Friday, 27 August 2010

INTERVIEWED: Michael Yonkers in this month's Dazed & Confused

In this month's Dazed you can read my Cult VIP piece on guitar experimentalist and forgotten noise icon, Michael Yonkers.

I first heard of Yonkers in 2004, when I was running a low-grade indie night in a basement in Cornwall, where I was at college - the Michael Yonkers Band song 'Kill the Enemy' was on a Sub Pop compilation that I used to fall back on when I'd run out of up-tempo Fall numbers, and it was too early for Blondie.

The album Microminiature Love had been rereleased by the label, 35 years after Sire records had pulled out of releasing it in 1968. To me it was the sound of something totally new, unearthed; a kind of garage avant-rock that straddled time, made by a hitherto ignored king of distorted songs. To since learn that this monstrous, battle-weary baritone wasn't from some Vietnam vet singing the blues but a 21 year old from Minneapolis was mindblowing. And to talk to him a few months back was like fulfilling some dream that started back in that cellar club.

Despite a near paralysing back injury in the early 1970s he has recorded hundreds, maybe thousands of hours of unreleased music since then; he told me how he recorded songs from a motorised hospital bed he had installed in his basement appartment, and of mysterious 1980s electro projects made when he was in too much pain to play guitar, so switched to synth. One later album, Lovely Gold, came out on Chicago label Drag City earlier this year, but there is much still hidden away in his flat in boxes, and in an out of town storage lock up, waiting to be heard. He's currently in his Minneapolis appartment sifting through it all, one tape at a time.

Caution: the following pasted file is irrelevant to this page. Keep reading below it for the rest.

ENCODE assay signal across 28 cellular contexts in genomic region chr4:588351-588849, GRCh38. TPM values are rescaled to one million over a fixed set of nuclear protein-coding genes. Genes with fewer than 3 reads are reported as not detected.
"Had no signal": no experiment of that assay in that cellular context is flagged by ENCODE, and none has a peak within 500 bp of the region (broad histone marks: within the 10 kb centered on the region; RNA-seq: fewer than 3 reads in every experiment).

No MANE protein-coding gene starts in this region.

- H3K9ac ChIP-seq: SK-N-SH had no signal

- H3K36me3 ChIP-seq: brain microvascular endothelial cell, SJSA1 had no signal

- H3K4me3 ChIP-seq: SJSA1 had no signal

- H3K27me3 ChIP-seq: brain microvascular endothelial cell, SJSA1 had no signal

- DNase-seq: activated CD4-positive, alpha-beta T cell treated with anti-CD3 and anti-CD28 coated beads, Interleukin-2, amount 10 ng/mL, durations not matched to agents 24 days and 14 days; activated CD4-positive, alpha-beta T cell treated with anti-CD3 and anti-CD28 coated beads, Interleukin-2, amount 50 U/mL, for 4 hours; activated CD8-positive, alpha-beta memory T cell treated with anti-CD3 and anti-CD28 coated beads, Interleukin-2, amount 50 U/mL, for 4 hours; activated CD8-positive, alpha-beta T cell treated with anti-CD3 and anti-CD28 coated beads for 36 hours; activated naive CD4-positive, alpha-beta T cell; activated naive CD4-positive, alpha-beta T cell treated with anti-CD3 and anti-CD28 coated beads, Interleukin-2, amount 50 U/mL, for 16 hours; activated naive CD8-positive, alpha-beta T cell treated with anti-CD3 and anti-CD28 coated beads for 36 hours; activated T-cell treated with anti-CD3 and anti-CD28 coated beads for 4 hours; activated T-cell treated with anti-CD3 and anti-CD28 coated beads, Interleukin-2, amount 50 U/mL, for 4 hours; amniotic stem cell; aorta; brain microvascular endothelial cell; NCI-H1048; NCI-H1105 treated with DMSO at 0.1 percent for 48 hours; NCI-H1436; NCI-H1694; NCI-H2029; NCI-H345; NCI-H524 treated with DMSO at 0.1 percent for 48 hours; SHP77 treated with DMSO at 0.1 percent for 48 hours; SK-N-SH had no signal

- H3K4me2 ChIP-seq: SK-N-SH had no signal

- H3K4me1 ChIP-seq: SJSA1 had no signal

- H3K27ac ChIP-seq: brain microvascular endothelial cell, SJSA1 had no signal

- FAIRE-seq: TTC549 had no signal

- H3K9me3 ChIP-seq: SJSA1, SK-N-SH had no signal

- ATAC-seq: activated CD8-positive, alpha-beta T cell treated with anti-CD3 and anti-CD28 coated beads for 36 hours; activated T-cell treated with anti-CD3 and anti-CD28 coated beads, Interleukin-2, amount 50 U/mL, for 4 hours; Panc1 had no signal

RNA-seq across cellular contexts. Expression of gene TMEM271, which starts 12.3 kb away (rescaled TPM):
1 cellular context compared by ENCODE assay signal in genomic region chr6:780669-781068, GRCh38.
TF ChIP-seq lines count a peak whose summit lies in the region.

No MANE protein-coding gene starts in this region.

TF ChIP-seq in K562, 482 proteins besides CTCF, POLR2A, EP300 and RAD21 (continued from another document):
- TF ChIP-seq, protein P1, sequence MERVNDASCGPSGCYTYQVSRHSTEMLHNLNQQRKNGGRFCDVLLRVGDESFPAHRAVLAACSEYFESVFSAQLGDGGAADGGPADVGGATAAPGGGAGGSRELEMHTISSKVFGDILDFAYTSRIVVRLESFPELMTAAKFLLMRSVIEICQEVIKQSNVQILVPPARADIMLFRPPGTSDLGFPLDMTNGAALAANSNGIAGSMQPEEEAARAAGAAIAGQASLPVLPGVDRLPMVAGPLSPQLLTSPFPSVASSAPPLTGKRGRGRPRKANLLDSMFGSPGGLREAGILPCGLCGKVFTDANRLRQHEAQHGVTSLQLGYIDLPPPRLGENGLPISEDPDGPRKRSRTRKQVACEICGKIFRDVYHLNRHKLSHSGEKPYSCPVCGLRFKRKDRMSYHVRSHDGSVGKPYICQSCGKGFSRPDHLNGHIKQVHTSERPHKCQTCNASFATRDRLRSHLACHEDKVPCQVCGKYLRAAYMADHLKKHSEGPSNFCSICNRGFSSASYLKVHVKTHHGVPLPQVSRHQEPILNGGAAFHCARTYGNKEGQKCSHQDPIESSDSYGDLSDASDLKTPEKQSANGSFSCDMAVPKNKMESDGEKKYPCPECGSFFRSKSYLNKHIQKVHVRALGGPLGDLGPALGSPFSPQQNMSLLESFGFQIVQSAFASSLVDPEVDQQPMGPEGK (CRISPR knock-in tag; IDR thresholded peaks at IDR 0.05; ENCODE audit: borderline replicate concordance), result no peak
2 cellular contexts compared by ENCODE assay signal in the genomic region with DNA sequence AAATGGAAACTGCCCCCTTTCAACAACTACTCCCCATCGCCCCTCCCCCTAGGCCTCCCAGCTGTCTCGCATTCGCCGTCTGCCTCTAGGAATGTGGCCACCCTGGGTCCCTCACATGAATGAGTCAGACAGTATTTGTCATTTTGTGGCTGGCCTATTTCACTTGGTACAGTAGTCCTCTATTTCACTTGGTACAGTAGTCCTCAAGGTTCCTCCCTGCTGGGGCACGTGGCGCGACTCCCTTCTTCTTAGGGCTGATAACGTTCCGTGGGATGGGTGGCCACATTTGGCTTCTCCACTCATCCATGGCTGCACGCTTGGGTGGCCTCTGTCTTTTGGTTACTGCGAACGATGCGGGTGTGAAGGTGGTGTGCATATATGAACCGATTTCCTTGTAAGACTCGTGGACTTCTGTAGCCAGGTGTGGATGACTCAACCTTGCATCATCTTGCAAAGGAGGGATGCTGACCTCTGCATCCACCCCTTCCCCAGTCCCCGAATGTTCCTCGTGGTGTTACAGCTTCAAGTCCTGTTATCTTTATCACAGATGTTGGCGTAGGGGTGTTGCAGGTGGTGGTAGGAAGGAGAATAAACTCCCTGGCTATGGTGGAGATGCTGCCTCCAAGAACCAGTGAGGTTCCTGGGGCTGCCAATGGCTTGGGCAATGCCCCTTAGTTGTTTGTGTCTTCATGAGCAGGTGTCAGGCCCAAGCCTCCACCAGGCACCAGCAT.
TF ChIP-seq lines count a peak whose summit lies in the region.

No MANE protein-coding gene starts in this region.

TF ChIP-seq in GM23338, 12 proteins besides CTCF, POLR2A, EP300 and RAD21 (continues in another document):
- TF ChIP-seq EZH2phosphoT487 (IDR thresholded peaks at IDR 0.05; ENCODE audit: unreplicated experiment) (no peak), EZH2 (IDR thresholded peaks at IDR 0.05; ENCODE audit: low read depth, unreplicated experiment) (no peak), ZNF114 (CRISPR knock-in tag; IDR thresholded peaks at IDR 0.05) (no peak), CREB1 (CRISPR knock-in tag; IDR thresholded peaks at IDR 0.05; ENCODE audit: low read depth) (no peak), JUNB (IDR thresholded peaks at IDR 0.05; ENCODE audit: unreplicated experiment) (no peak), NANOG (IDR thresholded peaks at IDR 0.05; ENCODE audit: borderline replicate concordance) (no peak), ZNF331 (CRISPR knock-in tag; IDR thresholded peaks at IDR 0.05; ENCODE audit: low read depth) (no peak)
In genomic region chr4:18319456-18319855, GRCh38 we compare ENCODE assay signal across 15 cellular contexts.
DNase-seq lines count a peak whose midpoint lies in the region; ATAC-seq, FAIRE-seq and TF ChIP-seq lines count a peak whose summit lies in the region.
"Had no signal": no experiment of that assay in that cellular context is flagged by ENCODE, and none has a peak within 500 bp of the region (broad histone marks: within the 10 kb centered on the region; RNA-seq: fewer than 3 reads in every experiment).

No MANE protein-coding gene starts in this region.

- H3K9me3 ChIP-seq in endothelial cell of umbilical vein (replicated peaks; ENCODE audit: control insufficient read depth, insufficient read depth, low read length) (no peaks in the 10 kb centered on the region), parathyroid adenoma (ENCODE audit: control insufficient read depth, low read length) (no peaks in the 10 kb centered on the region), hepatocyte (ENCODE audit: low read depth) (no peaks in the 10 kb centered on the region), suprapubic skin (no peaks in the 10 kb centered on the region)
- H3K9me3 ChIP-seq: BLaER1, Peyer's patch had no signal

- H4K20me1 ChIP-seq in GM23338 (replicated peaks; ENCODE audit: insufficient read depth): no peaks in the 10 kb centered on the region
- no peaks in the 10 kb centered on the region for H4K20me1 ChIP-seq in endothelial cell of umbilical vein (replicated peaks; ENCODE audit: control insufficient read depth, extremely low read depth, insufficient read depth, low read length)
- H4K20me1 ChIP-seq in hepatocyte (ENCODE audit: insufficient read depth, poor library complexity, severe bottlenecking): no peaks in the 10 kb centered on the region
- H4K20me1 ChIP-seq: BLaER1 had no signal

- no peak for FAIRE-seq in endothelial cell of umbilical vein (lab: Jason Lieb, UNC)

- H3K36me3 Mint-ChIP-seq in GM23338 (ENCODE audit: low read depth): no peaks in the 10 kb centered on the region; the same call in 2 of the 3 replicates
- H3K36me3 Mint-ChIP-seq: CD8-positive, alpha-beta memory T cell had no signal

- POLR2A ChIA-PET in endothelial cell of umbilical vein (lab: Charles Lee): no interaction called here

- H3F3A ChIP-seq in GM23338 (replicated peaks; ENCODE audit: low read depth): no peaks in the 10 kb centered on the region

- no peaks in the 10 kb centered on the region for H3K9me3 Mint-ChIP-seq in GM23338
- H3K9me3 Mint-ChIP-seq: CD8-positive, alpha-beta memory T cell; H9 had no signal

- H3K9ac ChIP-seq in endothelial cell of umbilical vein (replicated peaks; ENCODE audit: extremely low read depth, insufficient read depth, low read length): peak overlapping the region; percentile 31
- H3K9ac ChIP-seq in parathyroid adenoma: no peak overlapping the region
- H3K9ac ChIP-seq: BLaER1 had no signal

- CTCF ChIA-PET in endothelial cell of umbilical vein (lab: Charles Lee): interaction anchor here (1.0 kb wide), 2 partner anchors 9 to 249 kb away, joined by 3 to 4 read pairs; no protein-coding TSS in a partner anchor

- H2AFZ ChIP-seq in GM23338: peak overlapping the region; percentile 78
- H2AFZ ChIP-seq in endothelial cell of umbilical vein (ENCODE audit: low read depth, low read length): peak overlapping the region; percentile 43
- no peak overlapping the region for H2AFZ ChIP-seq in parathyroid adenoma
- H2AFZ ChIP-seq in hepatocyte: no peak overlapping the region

Friday, 20 August 2010


This summer, commissioned by Robin Turner's ROAM project, I undertook a walk of each east London Olympic borough: Walthamstow, Hackney, Newham & Tower Hamlets (grouped together to make one walk), and Greenwich.

Seeing as the bicycle utopia that many self-consciously subversive Londoners have been trying to will into being has become a Barclays-sponsored commuter-friendly enterprise under His Royal Blondeness, Boris, it seems the only decent mode of travel a refusenik has left these days is to walk. However, to say that you are going to walk a fair distance - across a borough, say - draws desperate scrambling from certain company, who fling their Oyster Cards at you, try and lend you their bikes, reel off endless bus routes, train stations, and taxi company numbers in an effort to save you from being exposed to the monotony of London's endless concrete jungle.

Yet it is in traversing these streets by foot that one experiences London's layers; in London Fields, Hackney, for example, it is difficult to meditate on the Death Factory, former home of industrial music pioneers Throbbing Gristle that still stands today, when you are powering past it on two wheels, following the commuter flow in or out of the centre. Slowing down the process allows you to better absorb London's life, and its remnants.